In the beginner’s mind there are many possibilities, in the expert’s mind there are few.

—Zen master Shunryu Suzuki

Do you ever feel like your practice has become routine? Are you convinced you have figured out exactly how you like to practice (fast/slow, alignment instructions/no instructions, music/no music)? Are you now taking poses for granted that you couldn’t do a year or two ago? Do you keep obsessing over the same limitations, the same frustrations in your practice (tight hamstrings, poor balance, weak core, anyone)?

Do you ever ask yourself any of the above questions? Should you?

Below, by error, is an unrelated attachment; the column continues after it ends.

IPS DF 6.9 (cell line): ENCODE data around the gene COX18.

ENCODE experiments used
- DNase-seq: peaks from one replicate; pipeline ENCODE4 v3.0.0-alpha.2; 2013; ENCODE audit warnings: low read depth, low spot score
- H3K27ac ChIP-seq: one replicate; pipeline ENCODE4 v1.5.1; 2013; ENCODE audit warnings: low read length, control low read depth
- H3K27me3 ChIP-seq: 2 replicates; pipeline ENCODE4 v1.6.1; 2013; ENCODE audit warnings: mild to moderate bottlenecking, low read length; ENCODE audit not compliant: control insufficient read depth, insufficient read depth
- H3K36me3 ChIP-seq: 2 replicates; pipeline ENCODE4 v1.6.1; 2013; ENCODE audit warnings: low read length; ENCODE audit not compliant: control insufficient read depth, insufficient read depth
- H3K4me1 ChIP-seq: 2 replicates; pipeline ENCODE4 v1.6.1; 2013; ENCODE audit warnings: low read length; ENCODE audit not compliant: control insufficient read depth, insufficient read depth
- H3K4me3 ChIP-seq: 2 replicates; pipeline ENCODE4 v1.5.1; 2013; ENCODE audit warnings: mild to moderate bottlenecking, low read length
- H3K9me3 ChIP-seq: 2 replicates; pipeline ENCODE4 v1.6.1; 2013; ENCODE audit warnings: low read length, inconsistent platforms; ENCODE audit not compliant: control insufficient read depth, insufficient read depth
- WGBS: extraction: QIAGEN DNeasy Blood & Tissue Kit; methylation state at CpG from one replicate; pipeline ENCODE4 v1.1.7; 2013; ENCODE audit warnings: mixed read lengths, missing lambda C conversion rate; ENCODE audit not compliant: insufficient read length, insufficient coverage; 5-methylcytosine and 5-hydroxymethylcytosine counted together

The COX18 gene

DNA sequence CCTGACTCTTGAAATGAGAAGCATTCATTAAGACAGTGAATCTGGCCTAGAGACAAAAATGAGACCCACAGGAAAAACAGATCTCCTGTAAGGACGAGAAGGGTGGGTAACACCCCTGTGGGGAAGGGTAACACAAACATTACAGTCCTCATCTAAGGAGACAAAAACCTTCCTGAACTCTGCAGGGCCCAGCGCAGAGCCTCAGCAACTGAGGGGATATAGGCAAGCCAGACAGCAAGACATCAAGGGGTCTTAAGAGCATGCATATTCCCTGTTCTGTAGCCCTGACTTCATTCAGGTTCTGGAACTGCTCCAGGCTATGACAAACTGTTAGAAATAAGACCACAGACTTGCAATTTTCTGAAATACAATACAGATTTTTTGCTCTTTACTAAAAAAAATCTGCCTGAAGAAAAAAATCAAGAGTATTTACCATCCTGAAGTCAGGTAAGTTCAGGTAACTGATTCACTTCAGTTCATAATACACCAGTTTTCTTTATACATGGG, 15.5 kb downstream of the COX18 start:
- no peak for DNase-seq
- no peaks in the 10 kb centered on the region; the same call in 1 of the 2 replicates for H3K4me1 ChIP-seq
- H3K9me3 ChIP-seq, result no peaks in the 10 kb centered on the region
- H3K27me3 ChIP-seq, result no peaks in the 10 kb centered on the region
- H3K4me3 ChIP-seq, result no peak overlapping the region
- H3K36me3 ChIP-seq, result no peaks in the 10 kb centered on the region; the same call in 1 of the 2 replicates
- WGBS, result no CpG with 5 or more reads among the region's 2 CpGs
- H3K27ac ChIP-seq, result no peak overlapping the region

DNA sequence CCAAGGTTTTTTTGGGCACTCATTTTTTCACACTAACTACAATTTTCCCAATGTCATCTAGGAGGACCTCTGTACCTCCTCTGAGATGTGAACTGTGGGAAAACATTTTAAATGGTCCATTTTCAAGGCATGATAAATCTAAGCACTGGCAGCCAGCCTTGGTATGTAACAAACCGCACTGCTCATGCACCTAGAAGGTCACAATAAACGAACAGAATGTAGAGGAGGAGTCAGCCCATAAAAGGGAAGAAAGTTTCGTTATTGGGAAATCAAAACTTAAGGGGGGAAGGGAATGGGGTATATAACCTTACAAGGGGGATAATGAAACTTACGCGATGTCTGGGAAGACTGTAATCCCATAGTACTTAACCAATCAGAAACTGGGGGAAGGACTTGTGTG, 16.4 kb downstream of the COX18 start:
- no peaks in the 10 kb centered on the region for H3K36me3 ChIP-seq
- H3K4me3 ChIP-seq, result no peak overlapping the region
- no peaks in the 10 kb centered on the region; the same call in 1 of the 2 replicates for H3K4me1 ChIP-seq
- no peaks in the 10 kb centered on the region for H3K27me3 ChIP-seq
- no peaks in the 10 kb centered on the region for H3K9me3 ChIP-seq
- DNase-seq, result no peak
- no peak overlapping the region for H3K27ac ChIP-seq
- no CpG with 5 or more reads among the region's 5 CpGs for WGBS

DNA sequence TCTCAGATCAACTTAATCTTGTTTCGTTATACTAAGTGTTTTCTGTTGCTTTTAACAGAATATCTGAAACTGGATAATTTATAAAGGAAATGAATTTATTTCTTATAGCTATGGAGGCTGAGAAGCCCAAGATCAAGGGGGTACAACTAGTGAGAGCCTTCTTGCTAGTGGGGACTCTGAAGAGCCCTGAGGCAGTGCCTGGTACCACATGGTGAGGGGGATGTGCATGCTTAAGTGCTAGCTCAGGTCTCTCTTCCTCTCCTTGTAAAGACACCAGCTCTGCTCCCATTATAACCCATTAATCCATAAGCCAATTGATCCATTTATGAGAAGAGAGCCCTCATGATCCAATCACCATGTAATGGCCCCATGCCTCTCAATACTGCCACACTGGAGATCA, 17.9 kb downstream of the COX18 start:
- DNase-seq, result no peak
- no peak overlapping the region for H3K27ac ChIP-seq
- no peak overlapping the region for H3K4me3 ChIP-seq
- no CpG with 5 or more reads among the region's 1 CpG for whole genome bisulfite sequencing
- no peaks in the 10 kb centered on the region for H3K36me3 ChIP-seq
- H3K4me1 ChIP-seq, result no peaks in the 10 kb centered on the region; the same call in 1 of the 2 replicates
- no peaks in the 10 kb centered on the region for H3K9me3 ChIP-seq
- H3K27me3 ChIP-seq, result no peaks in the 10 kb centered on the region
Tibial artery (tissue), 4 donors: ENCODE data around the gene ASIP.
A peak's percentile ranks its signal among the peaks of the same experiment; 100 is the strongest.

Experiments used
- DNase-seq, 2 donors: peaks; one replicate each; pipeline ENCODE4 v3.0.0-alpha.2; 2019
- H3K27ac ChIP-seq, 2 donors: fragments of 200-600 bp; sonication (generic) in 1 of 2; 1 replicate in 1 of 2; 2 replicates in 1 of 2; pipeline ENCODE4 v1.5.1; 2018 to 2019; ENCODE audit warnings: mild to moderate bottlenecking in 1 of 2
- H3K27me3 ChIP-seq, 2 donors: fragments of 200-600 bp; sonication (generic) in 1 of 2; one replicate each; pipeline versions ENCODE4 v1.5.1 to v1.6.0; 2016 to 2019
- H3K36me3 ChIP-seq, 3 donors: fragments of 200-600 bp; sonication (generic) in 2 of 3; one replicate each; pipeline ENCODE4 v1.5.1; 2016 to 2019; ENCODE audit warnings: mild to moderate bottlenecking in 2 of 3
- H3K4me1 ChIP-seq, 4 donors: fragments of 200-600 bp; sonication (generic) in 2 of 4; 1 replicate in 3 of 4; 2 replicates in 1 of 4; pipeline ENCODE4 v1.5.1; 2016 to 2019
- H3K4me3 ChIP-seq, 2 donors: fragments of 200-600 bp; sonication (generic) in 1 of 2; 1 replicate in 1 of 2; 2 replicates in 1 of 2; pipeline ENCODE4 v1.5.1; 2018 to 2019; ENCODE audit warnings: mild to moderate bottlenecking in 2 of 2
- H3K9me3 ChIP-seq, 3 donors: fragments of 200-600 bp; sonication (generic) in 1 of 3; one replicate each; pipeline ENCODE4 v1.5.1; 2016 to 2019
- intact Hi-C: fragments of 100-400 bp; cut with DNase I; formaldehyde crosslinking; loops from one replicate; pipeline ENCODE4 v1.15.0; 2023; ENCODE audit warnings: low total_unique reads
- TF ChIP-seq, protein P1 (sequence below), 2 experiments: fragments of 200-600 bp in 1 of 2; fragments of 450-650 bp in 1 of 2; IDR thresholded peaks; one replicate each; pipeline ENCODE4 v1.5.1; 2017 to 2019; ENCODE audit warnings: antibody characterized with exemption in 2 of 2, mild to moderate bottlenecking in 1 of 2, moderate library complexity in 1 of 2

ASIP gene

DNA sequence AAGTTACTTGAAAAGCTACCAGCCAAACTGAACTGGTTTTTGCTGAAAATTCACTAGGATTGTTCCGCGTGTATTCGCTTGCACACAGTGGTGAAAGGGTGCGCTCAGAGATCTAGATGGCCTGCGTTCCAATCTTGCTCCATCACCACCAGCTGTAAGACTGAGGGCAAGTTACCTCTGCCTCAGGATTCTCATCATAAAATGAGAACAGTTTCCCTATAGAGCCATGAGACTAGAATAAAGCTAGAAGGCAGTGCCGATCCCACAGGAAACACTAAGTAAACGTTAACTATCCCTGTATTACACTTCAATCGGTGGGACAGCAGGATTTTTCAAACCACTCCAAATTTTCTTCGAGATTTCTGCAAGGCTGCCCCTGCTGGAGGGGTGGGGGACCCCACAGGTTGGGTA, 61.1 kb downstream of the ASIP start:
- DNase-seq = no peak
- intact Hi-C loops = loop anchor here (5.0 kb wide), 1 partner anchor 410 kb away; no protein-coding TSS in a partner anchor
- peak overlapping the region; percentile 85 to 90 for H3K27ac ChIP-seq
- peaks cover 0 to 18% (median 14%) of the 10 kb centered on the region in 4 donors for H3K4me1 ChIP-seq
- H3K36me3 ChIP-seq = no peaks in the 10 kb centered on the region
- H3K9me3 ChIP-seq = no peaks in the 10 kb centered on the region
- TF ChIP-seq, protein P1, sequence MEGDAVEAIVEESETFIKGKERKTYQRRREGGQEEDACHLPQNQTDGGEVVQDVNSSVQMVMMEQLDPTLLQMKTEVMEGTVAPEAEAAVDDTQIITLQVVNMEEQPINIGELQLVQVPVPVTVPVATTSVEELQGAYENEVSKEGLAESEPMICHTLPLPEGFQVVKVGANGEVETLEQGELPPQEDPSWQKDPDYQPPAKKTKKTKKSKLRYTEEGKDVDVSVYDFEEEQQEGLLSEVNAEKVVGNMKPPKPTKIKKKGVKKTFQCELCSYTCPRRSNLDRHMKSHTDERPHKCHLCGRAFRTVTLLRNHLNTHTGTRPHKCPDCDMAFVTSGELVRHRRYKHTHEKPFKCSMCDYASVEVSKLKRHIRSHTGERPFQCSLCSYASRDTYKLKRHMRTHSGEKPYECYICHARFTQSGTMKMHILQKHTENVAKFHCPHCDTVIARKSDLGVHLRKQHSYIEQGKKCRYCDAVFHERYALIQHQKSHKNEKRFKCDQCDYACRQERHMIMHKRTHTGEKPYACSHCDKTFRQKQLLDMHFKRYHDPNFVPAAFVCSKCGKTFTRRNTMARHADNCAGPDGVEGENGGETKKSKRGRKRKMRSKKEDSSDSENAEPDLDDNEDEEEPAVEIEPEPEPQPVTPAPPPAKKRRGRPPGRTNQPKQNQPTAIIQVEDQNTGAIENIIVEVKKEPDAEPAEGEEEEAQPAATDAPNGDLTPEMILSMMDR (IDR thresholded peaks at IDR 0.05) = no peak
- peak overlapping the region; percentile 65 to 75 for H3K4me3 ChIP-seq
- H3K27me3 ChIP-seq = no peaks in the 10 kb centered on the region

Not necessarily, but in order to obtain the greatest benefit from your practice it is tremendously useful to apply the concept of beginner’s mind from time to time. When something has become routine, we tend to be less conscious in our practice of it, safe in the knowledge that we “know what to do”. And when we think we know “what to do”, we stop learning, stop growing, stop moving along the path.

The focus of this week’s classes is the cultivation of beginner’s mind, a zen concept that refers to nurturing an attitude of openness and earnestness, a lack of preconceptions towards your practice. The idea is to approach your practice with a sense of curiosity and openness to discover new aspects that enrich your experience, broaden your awareness, and which might open up new dimensions in your practice.

To help you rediscover beginner’s mind in your yoga practice, we will be doing some unusual variations and poses as well as very common poses and sequences, to practice accessing beginner’s mind in both the unfamiliar and the utterly familiar.